So many sex, financial allegations involving American Apparel’s Dov Charney that company couldn’t afford the insurance

Details have emerged that paint a much clearer picture of exactly why the board of American Apparel voted to fire its founder, president and chief executive, Dov Charney. It wasn’t just that his many alleged work-related sexual transgressions were distasteful, to put it mildy. The big problem was the mounting expenses that stemmed from them were a huge financial albatross.

Here’s how the board described the situation in its termination letter to Charney, obtained by Buzzfeed:

The Company’s employment practices liability insurance retention has grown to $1 million from $350,000, causing an unacceptable level of risk for the Company, and the premiums for this insurance are well outside of industry standards. These risks and costs to the Company are a direct result of your actions. The resources American Apparel had to dedicate to defend the numerous lawsuits resulting from your conduct, and the loss of critical, qualified Company employees as a result of your misconduct are also costs that cannot be overlooked.

No wonder the company’s stock price rose nearly 20 percent after news broke that Charney had been fired Wednesday; Charney’s cost of employment was quickly becoming untenable.


Dov Charney, founder of American Apparel at the company’s factory in downtown Los Angeles in 2012. (AP Photo/Los Angeles Times, Gary Friedman)

The board apparently offered Charney a choice: Resign as president and chief executive and take a job as a consultant with a yearly salary of $1 million for four years, then walk away with a hefty severance package — or be fired. The board informed Charney of his options at noon during the company’s annual meeting and gave him until 9 p.m. to decide. In the termination letter to Charney, the board detailed the myriad ways keeping Charney employed was costing it money (Charney and his lawyers have repeatedly denied wrongdoing and described the company’s charges as “baseless”):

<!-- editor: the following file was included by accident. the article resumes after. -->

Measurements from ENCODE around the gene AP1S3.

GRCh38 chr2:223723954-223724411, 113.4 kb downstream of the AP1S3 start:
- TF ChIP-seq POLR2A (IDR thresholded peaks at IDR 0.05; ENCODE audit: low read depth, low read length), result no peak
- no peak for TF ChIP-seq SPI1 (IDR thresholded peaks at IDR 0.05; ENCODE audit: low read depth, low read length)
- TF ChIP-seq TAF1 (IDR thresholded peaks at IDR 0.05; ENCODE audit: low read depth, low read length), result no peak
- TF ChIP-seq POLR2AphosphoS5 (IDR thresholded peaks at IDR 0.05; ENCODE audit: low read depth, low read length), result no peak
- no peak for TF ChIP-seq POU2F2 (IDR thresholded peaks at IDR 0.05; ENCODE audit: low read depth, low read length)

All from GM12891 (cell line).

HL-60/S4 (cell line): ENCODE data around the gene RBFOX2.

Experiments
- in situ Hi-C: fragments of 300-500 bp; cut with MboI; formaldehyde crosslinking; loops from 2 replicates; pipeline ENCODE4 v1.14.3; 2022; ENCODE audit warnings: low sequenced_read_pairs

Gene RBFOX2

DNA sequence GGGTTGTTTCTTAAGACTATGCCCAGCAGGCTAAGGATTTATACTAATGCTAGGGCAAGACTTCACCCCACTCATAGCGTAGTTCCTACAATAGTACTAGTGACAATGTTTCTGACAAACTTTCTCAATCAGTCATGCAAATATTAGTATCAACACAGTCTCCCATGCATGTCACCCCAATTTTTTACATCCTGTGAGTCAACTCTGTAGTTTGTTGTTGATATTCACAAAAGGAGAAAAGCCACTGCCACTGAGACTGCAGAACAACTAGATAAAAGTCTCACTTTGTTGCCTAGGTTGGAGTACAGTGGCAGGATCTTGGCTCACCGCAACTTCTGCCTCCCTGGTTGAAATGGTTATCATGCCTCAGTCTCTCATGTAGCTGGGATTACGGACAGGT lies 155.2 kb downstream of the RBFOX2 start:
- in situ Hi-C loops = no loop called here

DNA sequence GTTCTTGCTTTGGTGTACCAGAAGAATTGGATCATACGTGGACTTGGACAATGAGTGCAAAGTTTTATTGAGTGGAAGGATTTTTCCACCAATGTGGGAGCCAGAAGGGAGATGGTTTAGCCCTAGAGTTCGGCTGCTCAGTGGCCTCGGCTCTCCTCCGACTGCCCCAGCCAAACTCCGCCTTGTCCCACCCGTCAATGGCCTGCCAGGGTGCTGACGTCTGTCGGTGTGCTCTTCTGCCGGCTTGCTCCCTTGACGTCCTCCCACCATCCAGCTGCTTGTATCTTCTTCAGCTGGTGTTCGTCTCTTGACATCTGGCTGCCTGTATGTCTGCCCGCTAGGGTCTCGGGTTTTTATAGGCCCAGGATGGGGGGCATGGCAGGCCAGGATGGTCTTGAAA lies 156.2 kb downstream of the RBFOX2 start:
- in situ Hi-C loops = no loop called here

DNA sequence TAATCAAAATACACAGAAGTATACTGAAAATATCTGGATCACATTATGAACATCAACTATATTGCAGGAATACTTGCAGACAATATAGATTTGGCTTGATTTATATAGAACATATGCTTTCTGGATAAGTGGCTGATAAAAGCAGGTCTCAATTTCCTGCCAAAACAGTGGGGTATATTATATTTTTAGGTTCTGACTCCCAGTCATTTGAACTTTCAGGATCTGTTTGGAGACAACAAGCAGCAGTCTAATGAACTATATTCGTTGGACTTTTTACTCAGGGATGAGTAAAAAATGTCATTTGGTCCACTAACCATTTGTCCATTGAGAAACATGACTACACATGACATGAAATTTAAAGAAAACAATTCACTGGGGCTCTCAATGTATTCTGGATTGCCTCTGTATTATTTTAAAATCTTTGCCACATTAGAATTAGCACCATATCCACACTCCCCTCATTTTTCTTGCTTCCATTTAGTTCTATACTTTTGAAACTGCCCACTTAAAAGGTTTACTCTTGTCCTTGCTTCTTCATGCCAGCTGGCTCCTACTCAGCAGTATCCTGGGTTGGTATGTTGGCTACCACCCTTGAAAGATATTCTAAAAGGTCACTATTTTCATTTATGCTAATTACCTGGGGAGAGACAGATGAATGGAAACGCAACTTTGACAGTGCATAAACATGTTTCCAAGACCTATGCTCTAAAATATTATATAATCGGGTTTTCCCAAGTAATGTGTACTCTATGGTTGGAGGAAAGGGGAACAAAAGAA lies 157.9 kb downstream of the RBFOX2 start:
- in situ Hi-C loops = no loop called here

•  Allowing an employee to set up something akin to a revenge porn blog

In 2011, former American Apparel employee Irene Morales filed a $260 million lawsuit against Charney alleging the CEO had made her his “sex slave” not long after her 18th birthday. The case was eventually sent to arbitration because Morales allegedly sent nude photos of herself to Charney after she left the company. Charney knew about and did nothing to stop an American Apparel employee from creating a blog posing as Morales and posting the nude photos she allegedly sent. “You were in a position to prevent this conduct from occurring but, since it benefited you personally, you allowed it to continue,” the board stated in Charney’s termination letter. “Your failure to act was not in the best interest of the Company. It exposed the Company to liability and at least in once instance, directly resulted in an arbitrator finding that the Company acted with malice.”

  • Using company money as a personal ATM to issue payments to former female employees in exchange for their silence

The company is accusing Charney of issuing severance, bonus and commission payments as well as salary increases in exchange for protection from legal action from American Apparel staff. The money came with signed release agreements that were legally binding. Said the board:

None of these severance packages were discussed with or approved by the Board of Directors. These severance packages were material expenditures of Company funds that were not in the best interests of the Company and instead were to protect you from personal liability for misconduct.